And what about Kate? Sprague’s arrest would provide a blissful climax indeed to the first year of their marriage. Their relationship had trembled between ill-natured truces and violent quarrels. It was bad enough that the Senator had failed to get the presidency for Chase, but now if he were to embroil him in a scandal involving treason his marriage would be over. No, he could not let Kate know. She was expecting a baby in a few months.

These thoughts may have been in Sprague’s mind as he sat down to write a difficult letter to the general in charge of investigating the Texas Adventure. Claiming that the whole affair was a politically inspired attack upon his friends, he requested that “the case might be conducted with as little publicity as possible.” Then he set about using his vast influence to make certain that the general would comply.

On December 13, 1864, Sprague and Kate joined a distinguished assemblage in the Supreme Court to see Salmon Portland Chase sworn in as the sixth Chief Justice of the United States. Other members of the audience may have envied that celebrated family, now becoming the second official family in the nation. Chase was receiving one of the highest tributes his country could bestow; in time his son-in-law was to be re-elected to a second term in the Senate, and before his daughter lay a supposedly brilliant future as the country’s leading political hostess. They seemed to have everything one could wish for—honors, wealth, social position, power. Anyone knowing what lay behind their success—the petty schemes and duplicity, the ruthlessness, even treason—would have thought them fortunate indeed, for it seemed that they had escaped punishment for their deeds. But in the end justice would be served, the kind of moral justice in which Chase himself believed.

Probably it was mainly to please Kate that Chase, seeing the Republicans turn toward Grant, made his unsuccessful bid for the Democratic nomination in 1868. It was a serious mistake. By reaching for the nomination from the Supreme Court bench, he broke a sacred unwritten law of American politics, and he paid for his offense by losing much of the respect and veneration that should have been his consolation when forced to give up his dream of the White House. Nor did his conduct of the trials of Jefferson Davis and Andrew Johnson add luster to his name.

Kate’s failure as his campaign manager at the Democratic convention was not the greatest disappointment she caused her father. Her marriage, the marriage that had once promised the presidency, bore tragedy instead, and Chase saw his family, the pride and comfort of an old man, destroyed. Kate had been able to tolerate Sprague in the first place only because he seemed a necessary part of the Chases’ presidential plans. But he failed them in 1864, and four years later, rebelling against Kate’s obsession with her father, he failed them again, even refusing to give them his financial support. Then Sprague had to bear the full weight of Kate’s bitterness and regret. He was driven back to his sullen pleasures of old—liquor and other women—and when his resentment finally boiled out of control, he made a series of sensational speeches in the Senate in which he insulted his father-in-law and implied that his wife was unfaithful. Chase tried to act as peacemaker, but to his sorrow he found that time had created a distance between him and his daughter that nothing could bridge. The final blow was the public exposure of Sprague’s treasonable activities during the war. Legal technicalities saved the Senator from being brought to trial, but not even the whitewash of a senatorial investigation could keep him from being ruined, a political and social outcast, who lived on, an eccentric relic of the past, until 1915.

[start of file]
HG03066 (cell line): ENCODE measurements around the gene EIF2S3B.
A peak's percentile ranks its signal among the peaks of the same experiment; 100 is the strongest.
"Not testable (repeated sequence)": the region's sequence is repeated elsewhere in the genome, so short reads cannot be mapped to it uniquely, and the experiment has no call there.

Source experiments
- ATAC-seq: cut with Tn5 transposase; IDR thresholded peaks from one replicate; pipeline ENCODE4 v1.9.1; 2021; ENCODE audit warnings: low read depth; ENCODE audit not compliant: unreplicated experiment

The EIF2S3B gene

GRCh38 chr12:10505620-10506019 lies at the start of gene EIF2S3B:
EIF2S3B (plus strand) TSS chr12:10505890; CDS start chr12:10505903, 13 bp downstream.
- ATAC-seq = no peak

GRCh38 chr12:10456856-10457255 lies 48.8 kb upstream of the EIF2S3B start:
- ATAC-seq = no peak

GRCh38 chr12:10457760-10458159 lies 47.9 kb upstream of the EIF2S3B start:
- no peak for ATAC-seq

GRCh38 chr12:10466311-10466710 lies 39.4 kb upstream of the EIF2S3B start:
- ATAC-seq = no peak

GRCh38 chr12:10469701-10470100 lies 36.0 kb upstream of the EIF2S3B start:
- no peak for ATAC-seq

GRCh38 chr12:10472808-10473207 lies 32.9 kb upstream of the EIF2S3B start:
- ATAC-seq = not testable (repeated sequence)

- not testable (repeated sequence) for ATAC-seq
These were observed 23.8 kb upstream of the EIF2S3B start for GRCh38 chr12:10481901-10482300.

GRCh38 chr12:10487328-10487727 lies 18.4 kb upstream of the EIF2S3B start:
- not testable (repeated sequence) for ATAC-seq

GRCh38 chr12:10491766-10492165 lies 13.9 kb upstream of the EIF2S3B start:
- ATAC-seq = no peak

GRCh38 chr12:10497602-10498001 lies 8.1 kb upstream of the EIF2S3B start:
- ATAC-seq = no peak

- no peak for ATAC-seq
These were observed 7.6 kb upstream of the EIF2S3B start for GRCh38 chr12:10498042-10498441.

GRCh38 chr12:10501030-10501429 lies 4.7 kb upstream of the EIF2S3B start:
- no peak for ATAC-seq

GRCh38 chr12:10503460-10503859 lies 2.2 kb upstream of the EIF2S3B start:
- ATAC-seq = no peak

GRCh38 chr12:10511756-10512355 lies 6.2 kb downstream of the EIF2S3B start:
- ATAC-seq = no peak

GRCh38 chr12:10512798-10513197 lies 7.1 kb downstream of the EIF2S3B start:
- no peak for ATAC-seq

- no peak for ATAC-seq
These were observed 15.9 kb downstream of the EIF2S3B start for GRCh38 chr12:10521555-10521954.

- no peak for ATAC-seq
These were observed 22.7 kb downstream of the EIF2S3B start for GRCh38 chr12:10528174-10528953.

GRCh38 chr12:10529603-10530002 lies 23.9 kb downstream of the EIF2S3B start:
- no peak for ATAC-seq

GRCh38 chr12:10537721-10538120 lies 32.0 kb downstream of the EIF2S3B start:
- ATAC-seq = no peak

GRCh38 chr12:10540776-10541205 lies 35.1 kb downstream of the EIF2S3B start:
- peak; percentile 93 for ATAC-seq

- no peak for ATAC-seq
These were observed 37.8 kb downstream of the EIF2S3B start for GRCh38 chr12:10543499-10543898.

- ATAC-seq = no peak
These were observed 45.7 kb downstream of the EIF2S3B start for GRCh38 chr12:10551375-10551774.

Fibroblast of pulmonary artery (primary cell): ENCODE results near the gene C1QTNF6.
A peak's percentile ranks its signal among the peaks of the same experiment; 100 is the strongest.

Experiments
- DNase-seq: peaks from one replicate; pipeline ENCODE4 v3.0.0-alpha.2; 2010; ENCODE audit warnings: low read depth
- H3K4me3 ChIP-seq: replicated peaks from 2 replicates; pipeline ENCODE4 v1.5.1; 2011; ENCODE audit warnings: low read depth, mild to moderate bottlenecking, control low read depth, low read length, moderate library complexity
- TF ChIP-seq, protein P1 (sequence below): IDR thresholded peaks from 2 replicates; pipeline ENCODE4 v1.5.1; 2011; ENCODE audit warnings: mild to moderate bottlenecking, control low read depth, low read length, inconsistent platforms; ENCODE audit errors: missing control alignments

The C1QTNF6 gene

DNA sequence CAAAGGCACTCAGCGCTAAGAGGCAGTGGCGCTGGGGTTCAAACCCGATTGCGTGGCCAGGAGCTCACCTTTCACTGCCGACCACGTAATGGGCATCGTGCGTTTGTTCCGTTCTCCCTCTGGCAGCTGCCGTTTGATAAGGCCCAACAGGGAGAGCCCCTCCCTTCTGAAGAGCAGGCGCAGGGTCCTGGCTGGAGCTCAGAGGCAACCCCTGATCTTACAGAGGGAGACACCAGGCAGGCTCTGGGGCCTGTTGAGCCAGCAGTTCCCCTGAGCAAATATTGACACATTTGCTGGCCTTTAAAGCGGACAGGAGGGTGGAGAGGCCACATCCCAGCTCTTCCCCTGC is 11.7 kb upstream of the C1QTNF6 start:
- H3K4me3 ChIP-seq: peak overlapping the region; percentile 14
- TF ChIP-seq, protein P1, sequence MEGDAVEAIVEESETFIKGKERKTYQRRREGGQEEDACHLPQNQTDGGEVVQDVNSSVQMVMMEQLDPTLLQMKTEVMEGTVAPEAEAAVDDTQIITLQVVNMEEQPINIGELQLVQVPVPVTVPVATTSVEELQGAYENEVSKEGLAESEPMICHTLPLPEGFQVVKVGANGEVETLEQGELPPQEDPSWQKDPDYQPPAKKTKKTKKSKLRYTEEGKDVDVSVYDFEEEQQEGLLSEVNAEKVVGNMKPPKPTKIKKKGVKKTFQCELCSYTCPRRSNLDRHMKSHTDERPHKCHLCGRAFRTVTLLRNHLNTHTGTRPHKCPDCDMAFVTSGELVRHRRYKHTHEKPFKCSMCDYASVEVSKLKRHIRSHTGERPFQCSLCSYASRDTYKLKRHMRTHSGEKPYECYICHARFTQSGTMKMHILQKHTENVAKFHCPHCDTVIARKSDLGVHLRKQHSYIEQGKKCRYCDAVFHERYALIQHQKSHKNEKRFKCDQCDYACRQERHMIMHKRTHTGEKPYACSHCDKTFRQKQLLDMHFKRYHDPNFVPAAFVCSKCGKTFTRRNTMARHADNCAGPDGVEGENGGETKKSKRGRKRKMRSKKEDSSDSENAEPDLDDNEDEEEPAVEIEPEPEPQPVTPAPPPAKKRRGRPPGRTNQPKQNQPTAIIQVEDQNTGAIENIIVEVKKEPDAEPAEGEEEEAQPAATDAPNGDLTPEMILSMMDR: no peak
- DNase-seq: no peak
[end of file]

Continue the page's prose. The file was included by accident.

Not long after the senate investigation, the Chief Justice died of a heart attack. How much he blamed himself for what had happened, for the disastrous failure of Kate’s marriage, and the disgrace of his household, no one will ever know.

A few months after Chase’s death the 1873 depression swept away Sprague’s entire gaudy financial structure, but Kate was only indifferent. While her husband’s world collapsed, she suffered her fathomless private grief. The Senator was of no consequence to her any more. He could not fill the void in her heart. She was too obstinately alive to succumb to sorrow; and, finding that she had to have someone to take her father’s place, she began an ill-fated love affair with the vain, unscrupulous Senator Roscoe Conkling, an affair that ended in public scandal and her divorce. Her friends deserted her, but a far greater sorrow was the fate of her children. Her eldest daughter defied convention to go on the stage; another left her to return to the Sprague family in Rhode Island; the third, her namesake, was feeble-minded. With the suicide of her only son, Kate’s relentless will, the will that had taken the place of a heart, was broken, and she ended her days in obscurity, poverty-stricken and alone, living in squalor in her father’s old run-down home, her famed beauty erased by years of dissatisfaction. Washington, the city she had once ruled like a queen, found it easy to forget her long before she died in 1899. Kate was a celluloid doll that had caught fire, burned brightly for an instant, and then vanished, leaving behind no trace.